I really appreciated the care that the play took in displaying multiple generations of this Pakistani family with humanity and complexity. What challenges did you face in portraying intergenerational tensions realistically without veering into stereotypes?

In my experience, most Pakistani elders are not the most accepting or open about [queerness], but a lot of them are. A lot of my friends that have been coming out to their parents and have had a lot of very pleasant surprises. So the parent characters in particular became a mesh of the experiences of people that I know.

I was still trying to make it realistic in the sense that they are immigrant parents, these are probably newer concepts for them. But I wanted their love for their children to come across above all else. We don't hear or see that a lot because of the intergenerational traumas of immigration and colonialism, but I wanted it to be a big part of the piece because we should see warmth from Pakistani parents as well. 

Throughout the play, this idea of adhering to inherited cultural expectations comes up a lot. Why was it important to you to write a play that questions the desire to conform at the expense of Zahra’s truth?

In terms of South Asian culture, there is such a pressure to conform. Whether that's conforming to what your parents want, or your other family members, or even just the people around you. I had a lot of brown friends growing up, which I'm really grateful for, but a lot of them were straight. There can be an internal pressure that you put on yourself where you're judging where you are with the rest of your peers. Coupled with family expectations, it can be a lot. 

In earlier iterations of the script, [Zahra] was a lot less conformist. I wouldn't say she's conformist now, but there was a deliberate decision to balance the love she has for her culture and her faith, while also still trying to reclaim and define that for herself.

How can we take things that may seem more conformist, like going to Islamic school or doing what a good Muslim child should do, and then turn it on its head? How can this actually be also coming from a place of love and genuine curiosity? 

I was interested in that because we are seeing so much more South Asian representation now. But I feel like it can be black and white in terms of the “good brown kid” or the “bad brown kid.”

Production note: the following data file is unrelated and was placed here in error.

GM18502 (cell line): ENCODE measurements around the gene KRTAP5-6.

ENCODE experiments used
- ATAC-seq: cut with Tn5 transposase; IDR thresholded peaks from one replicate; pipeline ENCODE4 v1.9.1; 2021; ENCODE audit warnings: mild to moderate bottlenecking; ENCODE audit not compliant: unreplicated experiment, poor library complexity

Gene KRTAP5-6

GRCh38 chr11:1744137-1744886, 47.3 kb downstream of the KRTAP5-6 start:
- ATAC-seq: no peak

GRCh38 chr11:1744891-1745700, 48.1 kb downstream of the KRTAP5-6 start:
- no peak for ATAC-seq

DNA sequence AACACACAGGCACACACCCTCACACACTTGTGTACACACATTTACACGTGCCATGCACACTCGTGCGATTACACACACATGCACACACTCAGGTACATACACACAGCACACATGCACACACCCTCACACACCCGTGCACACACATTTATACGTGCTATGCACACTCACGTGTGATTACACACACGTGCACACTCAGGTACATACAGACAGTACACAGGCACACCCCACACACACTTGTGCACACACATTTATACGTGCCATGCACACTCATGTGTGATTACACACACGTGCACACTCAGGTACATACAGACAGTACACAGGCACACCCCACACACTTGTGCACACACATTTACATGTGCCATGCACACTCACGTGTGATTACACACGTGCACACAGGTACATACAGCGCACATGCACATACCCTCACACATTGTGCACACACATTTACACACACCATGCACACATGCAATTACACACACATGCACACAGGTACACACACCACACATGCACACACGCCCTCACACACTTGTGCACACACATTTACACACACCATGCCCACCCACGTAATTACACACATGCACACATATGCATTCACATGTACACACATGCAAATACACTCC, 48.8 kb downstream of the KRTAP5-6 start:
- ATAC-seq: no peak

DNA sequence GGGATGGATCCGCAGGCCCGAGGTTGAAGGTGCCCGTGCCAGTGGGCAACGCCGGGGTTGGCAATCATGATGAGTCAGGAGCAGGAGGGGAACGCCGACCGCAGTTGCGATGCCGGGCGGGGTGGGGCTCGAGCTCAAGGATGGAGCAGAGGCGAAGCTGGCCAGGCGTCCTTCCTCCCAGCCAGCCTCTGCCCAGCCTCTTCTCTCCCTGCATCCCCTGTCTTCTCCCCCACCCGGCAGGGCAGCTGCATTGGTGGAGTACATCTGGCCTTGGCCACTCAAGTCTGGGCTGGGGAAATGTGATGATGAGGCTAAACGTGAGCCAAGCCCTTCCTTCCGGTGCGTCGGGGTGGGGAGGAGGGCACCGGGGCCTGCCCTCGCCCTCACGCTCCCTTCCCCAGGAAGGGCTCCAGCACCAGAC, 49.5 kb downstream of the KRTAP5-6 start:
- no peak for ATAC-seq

Two actors stand together behind a kitchen set onstage under diffused stage lights. In a light yellow dress, Nimet Kanji stands behind Talia Vandenbrink in a dark shirt. Vandenbrink stands over a pan holding a wooden utensil, rolling her eyes.
Actors Nimet Kanji, left, and Talia Vandenbrink, right, play mother and daughter in Lee Nisar’s Dil Ka. Photo by Emily Cooper.

What does queer Muslim Joy look like? What does it mean to you?

I'm really glad you asked this question. If you had asked me this a year ago, my answer would have been different. And not as informed. [Growing up] in Ajax, [Ontario], I had a lot of brown Muslim people around me but not a lot of queer people. In Guelph, I had a lot of queer people around me, but they were all white. Since coming [to Toronto], I've finally been able to have queer brown friends, which has been so incredible. 

To me, queer Muslim joy is about found family and chosen family as much as it is about more traditional aspects of family. It’s Ramadan now and I'm seeing posts about queer iftar or Ramadan parties. That's something as a kid I never thought was even possible. I really thought I was the only brown gay person in the world. 

It’s also finding the courage to make our own decisions and educate our elders and hopefully have them transform into allies as well. That's where I find the most queer Muslim joy.

What do you ultimately hope audiences take away from this show?

I hope audiences take a lot of laughter from it. As much as some of the subject matter is more serious, I hope they take some joy from it. I hope they are curious to learn more about their own family recipes, heritage and why their family members do things a certain way. Maybe they’ll be inspired to try to make biryani themselves. 

Specifically for the older conservative folks, I hope they're able to take away a new perspective. Here’s a convergence of identity that a lot of people don't want to think about, but they’re being confronted with seeing its joy, beauty and power. 

I hope that [Dil Ka] changes attitudes out there. I also hope that queer brown people feel happy to see it. When I was making it, that was the primary audience. It was really important for me to just make it for other queer brown people. 


Dil Ka is presented by Ruby Slippers Theatre in association with Presentation House Theatre and Blackout Arts Society. It is playing in North Vancouver until March 31.  [Tyee]